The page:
PHOENIX -- Eight years ago, a Tucson man suspected of stealing a bottle of lotion was asphyxiated by a security guard.
Now that incident -- and the legal fight over liability -- is spilling over to the ballot.
Proposition 114 would alter two provisions of the Arizona Constitution that prohibit the Legislature from limiting the right of individuals to sue for damages. The sections would remain, but with a new exception: It would not apply to someone who is injured while engaged in a felony, attempting to commit one or even fleeing.
"If someone breaks into a home and gets shot doing it, he cannot collect in a lawsuit against the homeowner unless it's done maliciously," explained Charles Heller of the Arizona Citizens Defense League.
That was what was on the books in 2004 when Jose Howard, a private security guard for Sonoran Desert Investigations working at a Safeway store said he stopped Frank Hernandez Jr. because he stole a bottle of lotion.
According to the lawsuit, Howard restrained Hernandez by wrestling him to the floor, face down, and placing his arm around Hernandez's neck. The claim says Hernandez complained he couldn't breathe, but Howard did not release him until Hernandez was handcuffed with the assistance of two store employees.
The police report says before officers arrived, a guard saw Hernandez had stopped breathing and officials called for medical help. He was taken to Kino Community Hospital, where he was pronounced dead.
A medical examiner's report concluded he died of "asphyxia due to neck compression." He also had internal hemorrhaging and other injuries.
When his widow sued, attorneys for the security firm cited the statute that stated people are not liable if the plaintiff is harmed while attempting to commit a misdemeanor, even if the harm was due to negligence or gross negligence.
But the state Court of Appeals ruled the Arizona Constitution clearly spells out that judges and juries have the sole power in civil lawsuits to determine if the actions of victims that result in injury or death are their own fault. And that, he said, voids the law.
The case against the security company was settled out of court in 2007, with the terms made confidential.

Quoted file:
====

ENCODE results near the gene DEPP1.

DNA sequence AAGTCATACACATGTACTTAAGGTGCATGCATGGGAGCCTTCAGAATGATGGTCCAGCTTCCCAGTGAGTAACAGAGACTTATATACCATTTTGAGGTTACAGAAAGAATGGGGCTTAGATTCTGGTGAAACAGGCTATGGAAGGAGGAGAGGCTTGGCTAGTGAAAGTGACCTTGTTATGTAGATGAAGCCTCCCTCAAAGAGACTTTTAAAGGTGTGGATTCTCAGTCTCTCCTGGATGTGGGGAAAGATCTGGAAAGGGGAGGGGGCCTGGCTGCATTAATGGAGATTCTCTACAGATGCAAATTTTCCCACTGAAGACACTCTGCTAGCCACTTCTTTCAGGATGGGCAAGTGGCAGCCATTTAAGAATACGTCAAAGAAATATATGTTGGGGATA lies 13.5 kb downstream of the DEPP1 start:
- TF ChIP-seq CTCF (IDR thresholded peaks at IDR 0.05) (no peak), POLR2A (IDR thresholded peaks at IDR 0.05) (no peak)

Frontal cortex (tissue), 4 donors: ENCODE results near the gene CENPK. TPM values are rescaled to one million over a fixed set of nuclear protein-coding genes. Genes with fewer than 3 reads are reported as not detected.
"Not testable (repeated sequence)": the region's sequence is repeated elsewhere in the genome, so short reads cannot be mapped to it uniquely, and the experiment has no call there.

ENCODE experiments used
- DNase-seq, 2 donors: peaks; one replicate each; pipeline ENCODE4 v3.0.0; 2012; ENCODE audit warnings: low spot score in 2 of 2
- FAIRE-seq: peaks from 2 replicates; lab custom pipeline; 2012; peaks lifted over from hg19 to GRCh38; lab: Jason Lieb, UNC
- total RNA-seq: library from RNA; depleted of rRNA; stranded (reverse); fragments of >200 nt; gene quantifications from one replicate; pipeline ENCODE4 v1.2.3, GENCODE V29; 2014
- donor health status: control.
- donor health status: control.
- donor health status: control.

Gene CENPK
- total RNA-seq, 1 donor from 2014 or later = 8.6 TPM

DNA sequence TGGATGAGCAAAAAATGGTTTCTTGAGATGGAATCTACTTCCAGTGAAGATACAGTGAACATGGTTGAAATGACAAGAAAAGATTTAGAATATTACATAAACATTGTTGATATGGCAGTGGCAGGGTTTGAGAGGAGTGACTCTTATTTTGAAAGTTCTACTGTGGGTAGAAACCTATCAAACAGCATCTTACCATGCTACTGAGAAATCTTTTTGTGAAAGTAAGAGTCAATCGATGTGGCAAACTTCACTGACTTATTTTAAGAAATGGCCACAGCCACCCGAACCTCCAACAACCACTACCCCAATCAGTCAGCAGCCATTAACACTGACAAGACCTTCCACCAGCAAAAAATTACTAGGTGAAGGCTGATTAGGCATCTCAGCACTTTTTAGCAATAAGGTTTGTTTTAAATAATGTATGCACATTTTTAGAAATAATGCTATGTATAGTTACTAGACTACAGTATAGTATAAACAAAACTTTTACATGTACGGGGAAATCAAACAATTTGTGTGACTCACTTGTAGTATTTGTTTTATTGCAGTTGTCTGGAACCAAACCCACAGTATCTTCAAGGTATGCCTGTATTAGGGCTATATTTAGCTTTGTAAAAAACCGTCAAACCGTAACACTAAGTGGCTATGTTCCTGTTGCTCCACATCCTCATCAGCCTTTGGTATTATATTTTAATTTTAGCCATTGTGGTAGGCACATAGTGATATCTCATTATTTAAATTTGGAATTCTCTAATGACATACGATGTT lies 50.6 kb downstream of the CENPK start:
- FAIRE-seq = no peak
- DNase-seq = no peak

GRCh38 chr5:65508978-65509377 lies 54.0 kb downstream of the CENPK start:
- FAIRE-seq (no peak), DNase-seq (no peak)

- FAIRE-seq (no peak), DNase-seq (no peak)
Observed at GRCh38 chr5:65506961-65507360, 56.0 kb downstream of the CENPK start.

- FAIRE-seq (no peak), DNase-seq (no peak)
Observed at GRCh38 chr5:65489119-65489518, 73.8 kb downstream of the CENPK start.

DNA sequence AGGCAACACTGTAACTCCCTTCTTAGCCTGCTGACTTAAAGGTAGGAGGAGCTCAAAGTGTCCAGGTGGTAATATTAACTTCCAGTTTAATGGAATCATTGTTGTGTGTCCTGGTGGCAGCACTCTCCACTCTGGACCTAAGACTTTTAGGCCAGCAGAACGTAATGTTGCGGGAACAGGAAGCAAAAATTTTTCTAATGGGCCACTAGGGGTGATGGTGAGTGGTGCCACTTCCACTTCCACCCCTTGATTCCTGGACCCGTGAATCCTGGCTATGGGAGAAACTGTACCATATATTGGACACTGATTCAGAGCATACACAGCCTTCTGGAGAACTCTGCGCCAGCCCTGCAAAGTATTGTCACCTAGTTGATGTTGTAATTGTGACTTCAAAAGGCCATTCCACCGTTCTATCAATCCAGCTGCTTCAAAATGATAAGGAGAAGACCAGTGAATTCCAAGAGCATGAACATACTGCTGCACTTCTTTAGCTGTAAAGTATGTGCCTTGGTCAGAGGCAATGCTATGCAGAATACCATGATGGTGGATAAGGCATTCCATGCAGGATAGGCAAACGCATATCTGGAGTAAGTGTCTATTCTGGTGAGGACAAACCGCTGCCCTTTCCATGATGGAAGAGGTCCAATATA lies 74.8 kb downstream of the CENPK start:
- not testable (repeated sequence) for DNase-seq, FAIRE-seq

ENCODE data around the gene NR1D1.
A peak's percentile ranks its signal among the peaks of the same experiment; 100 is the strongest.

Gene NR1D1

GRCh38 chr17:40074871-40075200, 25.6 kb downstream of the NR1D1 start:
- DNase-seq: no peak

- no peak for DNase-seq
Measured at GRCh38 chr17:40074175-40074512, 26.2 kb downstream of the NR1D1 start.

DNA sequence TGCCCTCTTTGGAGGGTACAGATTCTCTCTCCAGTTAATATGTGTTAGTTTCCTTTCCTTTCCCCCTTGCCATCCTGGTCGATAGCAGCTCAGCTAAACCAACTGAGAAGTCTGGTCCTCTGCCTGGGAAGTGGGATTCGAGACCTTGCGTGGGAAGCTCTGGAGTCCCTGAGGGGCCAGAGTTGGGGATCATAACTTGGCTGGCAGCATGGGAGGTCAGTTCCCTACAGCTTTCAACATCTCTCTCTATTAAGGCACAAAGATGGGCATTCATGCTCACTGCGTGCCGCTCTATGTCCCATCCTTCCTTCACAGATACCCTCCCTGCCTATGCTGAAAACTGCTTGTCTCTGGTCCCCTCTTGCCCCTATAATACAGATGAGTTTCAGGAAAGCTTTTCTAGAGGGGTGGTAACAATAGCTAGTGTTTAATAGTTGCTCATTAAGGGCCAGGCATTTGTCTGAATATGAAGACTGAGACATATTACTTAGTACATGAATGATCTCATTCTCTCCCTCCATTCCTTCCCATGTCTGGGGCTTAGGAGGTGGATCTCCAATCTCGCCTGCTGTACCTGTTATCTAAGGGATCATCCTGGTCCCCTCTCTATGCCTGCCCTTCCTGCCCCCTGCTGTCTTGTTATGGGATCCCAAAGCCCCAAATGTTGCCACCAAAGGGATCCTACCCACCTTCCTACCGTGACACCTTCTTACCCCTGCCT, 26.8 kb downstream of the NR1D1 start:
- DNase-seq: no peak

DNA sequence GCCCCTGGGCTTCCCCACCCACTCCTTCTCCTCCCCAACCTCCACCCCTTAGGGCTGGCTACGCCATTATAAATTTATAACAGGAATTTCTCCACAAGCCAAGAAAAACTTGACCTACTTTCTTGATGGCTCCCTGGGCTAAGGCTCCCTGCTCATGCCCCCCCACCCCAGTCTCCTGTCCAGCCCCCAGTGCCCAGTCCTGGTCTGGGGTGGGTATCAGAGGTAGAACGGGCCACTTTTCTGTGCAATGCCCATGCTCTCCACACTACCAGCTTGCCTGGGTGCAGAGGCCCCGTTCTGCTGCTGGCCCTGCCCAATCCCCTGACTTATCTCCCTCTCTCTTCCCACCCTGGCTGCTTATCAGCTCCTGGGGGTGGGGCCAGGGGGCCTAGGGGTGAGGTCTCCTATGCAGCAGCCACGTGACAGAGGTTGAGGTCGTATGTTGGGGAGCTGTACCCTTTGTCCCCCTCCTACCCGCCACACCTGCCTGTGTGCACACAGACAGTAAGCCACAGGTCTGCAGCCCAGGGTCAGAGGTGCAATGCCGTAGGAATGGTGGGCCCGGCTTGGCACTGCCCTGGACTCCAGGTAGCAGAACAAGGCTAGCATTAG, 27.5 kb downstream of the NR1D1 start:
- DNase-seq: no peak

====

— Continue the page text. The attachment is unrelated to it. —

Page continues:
Since the original ruling, legislators have altered the wording of the statute to address the specific flaw that the appellate court found. Now the law reads that a jury may -- but does not have to -- find a defendant innocent.
But Dave Kopp, president of the Arizona Citizens Defense League, said that new statute never has been tested against the two broader constitutional provisions guaranteeing the right to sue. So he sees Proposition 114 as a preemptive strike against future legal challenges.
At this point there is no organized opposition. But that does not mean everyone is in support.
When lawmakers voted last year to send the measure to the ballot -- a necessary step for constitutional amendments -- House Majority Leader Chad Campbell, D-Phoenix, voted "no," as did many Democrats.
"A lot of us have concerns," Campbell said.
"Obviously, I don't think anybody committing a crime should be able to sue their victim," he said. But Campbell said the broad wording could lead to situations where a crime victim could shoot a thief in the back and be entitled to civil immunity.
Kopp, however, pointed out that the ballot measure does not provide blanket immunity but only a shield from civil suits.
"You're not saying that they can't be held criminally liable for doing something wrong," he said, especially if the action cannot be justified. "That's an entirely different proposition."
The Arizona Trial Lawyers Association, whose members represent plaintiffs who sue in civil cases, also is opposed, though it is not taking an active role in trying to kill the measure. Janice Goldstein, the organization's executive director, called a constitutional change "unnecessary" to shield crime victims from lawsuits.